According to the world Economic Forum, Ballabina said digital misinformation has been so pervasive in online social media that it has been listed as one of the main threats to human society in the years ahead.
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“When it comes to misinformation in social media, we must admit that it can be presented in such a compelling way that it can be believable. Here lies the danger. We don't believe the things we read because we are dumb, but because someone [or some organization or cause] has presented their take on an issue that sounds reasonable and convincing. In this way, digital misinformation can indeed be a major threat to human society,” she said.
Ballabina says the new Extension initiative will likewise use the Internet and social media sites to help get the right information to consumers about the health and nutrition of the foods we grow. She said debunking popular myths about agriculture is needed to help educate consumers by arming them with science-based truth to counteract the misinformation they read across the Internet.
“Is it fact or fiction: Organic food production does not use pesticides and therefore is more safe than conventional food production? The answer is no, but a great deal of consumers are being told this is true across social media sites every day. The fact is, over 91 percent of conventionally-produced fruits and vegetable have less pesticide residue than termed safe for consumption, a very different picture than what is being painted across the Internet,” she said.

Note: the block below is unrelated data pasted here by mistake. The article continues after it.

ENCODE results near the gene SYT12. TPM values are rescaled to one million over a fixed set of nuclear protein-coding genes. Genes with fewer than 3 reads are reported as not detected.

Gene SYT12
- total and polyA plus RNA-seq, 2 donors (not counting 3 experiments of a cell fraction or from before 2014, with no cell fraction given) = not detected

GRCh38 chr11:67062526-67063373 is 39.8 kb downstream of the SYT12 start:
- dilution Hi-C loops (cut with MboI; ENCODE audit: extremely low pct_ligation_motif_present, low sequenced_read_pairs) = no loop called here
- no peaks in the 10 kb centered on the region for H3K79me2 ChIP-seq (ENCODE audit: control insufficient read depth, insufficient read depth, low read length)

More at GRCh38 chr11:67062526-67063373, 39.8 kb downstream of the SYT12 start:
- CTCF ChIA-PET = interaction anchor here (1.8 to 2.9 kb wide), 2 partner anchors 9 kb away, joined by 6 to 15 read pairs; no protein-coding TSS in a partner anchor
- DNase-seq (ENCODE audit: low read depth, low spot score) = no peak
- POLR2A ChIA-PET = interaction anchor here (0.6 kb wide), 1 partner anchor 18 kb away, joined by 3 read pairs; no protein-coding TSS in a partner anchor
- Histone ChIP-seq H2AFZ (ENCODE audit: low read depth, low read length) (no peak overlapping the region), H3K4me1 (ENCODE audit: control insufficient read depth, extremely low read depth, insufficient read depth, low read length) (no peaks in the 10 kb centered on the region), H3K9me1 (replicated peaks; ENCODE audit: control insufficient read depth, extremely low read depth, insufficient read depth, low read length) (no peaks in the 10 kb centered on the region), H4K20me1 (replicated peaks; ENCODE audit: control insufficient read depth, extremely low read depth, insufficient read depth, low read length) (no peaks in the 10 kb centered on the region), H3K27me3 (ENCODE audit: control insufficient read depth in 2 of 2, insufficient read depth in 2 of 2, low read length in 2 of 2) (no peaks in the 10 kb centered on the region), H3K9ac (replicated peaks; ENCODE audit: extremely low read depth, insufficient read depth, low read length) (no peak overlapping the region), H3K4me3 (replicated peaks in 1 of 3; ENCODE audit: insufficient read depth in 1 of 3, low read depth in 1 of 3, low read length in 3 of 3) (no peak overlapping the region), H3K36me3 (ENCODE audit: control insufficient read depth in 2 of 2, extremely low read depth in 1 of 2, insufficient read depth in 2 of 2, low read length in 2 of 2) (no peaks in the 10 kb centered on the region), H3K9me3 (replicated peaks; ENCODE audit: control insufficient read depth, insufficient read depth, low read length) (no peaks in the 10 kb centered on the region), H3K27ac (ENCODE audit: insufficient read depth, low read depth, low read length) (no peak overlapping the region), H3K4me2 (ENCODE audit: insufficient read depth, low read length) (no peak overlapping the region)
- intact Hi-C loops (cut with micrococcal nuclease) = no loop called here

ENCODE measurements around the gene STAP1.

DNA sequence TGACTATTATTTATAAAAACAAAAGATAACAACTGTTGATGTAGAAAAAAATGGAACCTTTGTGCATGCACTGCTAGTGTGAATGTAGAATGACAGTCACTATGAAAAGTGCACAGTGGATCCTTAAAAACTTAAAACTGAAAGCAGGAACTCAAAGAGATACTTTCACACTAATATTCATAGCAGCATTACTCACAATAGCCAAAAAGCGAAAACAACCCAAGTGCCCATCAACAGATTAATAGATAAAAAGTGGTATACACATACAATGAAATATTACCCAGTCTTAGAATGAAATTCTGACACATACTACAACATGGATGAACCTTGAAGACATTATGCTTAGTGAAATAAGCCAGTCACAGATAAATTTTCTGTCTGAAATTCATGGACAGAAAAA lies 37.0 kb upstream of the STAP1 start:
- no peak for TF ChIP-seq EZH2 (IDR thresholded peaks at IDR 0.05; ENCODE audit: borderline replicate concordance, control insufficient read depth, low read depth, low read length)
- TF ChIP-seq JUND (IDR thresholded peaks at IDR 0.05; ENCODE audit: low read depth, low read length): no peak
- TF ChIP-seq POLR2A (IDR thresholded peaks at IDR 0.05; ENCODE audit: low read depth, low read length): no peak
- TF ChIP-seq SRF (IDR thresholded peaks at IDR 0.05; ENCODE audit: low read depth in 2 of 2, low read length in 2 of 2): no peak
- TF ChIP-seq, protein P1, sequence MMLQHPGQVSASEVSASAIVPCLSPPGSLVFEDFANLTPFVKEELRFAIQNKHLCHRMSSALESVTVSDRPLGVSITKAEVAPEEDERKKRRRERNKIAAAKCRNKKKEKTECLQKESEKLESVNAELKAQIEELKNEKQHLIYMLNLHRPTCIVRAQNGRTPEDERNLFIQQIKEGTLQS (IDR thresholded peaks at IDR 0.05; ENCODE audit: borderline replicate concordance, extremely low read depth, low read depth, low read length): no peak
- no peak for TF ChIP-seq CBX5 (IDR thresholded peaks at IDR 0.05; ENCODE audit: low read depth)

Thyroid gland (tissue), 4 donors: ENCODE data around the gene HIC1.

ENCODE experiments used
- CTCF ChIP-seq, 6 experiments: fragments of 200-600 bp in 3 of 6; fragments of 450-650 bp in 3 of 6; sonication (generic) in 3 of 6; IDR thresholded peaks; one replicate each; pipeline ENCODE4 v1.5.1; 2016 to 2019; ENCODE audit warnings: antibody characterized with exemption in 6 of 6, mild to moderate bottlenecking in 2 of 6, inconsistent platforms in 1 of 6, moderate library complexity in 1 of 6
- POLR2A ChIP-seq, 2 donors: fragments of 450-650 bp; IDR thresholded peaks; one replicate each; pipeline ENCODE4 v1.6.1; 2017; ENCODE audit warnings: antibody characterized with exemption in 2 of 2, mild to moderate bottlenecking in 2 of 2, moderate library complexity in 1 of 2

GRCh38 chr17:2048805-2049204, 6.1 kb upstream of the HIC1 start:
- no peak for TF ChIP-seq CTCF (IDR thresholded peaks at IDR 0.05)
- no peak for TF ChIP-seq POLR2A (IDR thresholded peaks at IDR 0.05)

Ballabina says she is not opposed to organic farming or consumption of organic fruits and vegetables, but adds that debunking the negative myths about conventional farming needs to change.
Other myths she outlined include:
The meat we buy is filled with antibiotics.
Farmers use more land now and are not taking care of it.
GMO crops are unsafe for human consumption and are bad for the soil.
Ballabina pointed out all three popular statements are false. While antibiotics are used to protect the welfare of livestock, it is illegal for meat to be sold to the public with antibiotic residues. Instead, they are used to insure the health of the food that eventually reaches our supermarkets and tables.
Likewise, it is not true that farmers are using more land today than ever before; also, farmers are the best stewards of the land overall. In truth, farms and ranches are losing acreage in the state. Just in Texas, farmers have lost a million acres of agricultural land to urbanization. Also, the United States has the safest, most stable food supply in the world and is producing greater quantities on less land nearly every year.
Concerning genetically modified crops, science tells us there is no evidence that these foods are unsafe for consumption, and the truth is they make the plants that produce our food thrive by fighting diseases, are more pest resistant, and use less water to grow.
These are the talking points farmers need to use when discussing the health benefits of the food they produce, and that will be the major push of the initiative to be launched next year.